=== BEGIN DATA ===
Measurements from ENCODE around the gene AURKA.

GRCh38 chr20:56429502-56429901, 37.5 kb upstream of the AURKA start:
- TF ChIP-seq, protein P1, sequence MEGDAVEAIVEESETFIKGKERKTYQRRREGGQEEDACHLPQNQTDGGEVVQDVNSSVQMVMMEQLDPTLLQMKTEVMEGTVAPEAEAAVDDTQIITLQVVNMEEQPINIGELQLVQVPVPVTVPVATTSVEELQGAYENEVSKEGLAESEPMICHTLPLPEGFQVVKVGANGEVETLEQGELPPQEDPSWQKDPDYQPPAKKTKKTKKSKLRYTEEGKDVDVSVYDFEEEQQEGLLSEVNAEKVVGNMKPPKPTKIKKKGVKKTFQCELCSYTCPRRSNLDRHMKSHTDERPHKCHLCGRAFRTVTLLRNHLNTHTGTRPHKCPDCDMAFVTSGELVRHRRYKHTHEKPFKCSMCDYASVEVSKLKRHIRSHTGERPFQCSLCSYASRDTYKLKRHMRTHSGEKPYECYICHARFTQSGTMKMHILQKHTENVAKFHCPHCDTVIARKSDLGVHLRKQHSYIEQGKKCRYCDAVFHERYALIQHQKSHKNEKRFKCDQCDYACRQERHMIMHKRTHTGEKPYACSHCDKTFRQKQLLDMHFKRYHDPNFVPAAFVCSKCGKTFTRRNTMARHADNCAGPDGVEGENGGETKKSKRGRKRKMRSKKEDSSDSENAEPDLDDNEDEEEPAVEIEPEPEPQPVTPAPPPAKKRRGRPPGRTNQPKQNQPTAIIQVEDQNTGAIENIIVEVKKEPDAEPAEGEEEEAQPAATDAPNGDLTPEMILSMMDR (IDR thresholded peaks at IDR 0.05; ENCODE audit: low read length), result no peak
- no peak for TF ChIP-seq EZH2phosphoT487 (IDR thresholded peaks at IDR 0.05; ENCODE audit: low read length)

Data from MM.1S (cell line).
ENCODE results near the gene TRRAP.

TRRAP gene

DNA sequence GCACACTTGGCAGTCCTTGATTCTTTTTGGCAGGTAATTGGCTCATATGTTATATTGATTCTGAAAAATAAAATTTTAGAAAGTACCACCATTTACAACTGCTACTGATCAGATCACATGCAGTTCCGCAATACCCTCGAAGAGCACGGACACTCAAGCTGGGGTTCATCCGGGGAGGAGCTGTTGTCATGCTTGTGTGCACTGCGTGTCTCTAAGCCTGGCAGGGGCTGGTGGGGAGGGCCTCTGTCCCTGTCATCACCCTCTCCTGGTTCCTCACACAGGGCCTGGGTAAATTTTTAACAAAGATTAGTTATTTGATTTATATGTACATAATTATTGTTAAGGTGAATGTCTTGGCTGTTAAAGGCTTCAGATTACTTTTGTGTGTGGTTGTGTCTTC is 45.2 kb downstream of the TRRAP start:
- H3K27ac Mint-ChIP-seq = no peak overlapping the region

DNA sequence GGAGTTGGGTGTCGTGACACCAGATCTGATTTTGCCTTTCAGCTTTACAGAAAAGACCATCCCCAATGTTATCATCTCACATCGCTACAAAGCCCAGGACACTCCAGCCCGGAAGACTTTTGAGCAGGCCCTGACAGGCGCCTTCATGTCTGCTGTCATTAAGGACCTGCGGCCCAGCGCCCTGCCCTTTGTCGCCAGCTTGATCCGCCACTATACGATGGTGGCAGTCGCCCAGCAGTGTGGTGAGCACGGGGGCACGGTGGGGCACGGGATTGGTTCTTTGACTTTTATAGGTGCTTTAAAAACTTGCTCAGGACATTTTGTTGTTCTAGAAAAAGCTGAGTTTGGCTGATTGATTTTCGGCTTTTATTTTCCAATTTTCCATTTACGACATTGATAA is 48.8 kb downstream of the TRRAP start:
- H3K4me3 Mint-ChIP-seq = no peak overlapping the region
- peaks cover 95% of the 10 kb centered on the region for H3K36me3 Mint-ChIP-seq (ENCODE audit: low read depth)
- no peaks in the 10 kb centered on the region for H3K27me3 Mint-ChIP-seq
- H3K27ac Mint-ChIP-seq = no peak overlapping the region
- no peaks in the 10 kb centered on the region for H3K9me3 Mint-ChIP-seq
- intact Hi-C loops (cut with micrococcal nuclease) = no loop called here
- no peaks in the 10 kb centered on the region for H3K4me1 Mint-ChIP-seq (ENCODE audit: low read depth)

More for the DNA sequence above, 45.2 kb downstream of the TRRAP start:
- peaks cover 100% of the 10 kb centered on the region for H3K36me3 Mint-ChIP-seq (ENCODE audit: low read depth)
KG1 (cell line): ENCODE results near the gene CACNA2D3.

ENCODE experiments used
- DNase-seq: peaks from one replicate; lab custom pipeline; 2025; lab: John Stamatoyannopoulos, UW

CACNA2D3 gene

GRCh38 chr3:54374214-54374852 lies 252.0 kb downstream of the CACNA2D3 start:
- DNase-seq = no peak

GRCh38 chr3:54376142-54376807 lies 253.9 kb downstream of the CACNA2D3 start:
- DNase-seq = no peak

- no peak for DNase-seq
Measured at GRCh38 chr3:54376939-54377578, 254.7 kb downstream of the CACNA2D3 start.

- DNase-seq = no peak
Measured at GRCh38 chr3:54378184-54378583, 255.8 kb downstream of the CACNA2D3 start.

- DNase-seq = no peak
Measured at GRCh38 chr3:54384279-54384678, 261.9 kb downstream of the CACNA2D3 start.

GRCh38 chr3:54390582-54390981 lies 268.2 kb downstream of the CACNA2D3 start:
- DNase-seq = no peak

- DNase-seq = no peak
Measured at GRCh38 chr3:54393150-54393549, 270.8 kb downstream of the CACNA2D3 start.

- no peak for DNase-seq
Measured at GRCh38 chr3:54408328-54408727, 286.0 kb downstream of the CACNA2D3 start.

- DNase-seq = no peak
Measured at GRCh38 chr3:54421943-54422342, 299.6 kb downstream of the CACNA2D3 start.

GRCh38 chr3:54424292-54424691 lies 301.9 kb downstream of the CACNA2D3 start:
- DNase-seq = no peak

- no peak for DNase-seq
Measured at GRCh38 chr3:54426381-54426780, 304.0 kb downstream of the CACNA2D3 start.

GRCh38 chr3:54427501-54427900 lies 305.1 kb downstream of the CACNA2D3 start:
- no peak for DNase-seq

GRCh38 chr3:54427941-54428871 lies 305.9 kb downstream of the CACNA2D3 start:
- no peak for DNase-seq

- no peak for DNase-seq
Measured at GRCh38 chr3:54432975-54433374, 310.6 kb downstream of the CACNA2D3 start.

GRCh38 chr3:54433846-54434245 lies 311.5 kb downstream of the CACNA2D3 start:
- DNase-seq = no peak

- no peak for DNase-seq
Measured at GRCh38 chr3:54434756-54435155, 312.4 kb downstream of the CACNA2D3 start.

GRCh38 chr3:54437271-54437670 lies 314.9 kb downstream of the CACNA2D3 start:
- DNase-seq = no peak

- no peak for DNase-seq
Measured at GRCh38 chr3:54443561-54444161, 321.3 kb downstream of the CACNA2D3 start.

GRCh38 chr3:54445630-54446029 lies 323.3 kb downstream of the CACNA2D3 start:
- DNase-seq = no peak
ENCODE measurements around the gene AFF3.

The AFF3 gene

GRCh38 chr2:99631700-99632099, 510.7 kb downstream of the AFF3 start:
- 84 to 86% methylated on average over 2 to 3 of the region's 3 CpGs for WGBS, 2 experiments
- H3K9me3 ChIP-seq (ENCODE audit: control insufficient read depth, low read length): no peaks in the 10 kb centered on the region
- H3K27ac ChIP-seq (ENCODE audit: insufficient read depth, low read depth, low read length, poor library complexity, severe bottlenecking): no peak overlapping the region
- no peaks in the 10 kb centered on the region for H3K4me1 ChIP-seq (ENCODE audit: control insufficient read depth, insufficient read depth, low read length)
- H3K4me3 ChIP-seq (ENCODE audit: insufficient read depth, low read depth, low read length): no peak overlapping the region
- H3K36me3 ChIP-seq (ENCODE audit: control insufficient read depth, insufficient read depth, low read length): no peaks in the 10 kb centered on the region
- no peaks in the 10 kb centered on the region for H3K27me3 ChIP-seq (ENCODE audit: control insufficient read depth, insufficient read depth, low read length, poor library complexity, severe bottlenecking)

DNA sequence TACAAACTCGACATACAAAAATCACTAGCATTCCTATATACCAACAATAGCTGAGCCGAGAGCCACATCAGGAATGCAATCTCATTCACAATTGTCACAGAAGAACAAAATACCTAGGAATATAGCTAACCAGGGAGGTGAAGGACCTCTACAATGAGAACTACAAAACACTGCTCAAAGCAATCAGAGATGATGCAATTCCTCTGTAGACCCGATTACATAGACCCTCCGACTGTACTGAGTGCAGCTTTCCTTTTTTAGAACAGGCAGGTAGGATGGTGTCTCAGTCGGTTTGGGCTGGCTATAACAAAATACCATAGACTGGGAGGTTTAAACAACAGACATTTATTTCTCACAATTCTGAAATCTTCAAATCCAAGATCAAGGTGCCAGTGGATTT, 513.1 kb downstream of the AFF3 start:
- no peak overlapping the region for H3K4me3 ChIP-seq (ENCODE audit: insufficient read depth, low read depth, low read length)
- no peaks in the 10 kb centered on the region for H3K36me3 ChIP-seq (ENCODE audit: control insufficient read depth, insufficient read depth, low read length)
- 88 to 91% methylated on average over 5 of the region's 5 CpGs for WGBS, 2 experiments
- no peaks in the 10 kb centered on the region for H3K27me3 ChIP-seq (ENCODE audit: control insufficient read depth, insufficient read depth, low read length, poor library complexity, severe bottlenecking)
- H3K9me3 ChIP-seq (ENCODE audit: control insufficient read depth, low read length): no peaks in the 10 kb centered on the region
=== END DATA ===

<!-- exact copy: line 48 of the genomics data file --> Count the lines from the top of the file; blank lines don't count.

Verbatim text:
GRCh38 chr3:54427941-54428871 lies 305.9 kb downstream of the CACNA2D3 start: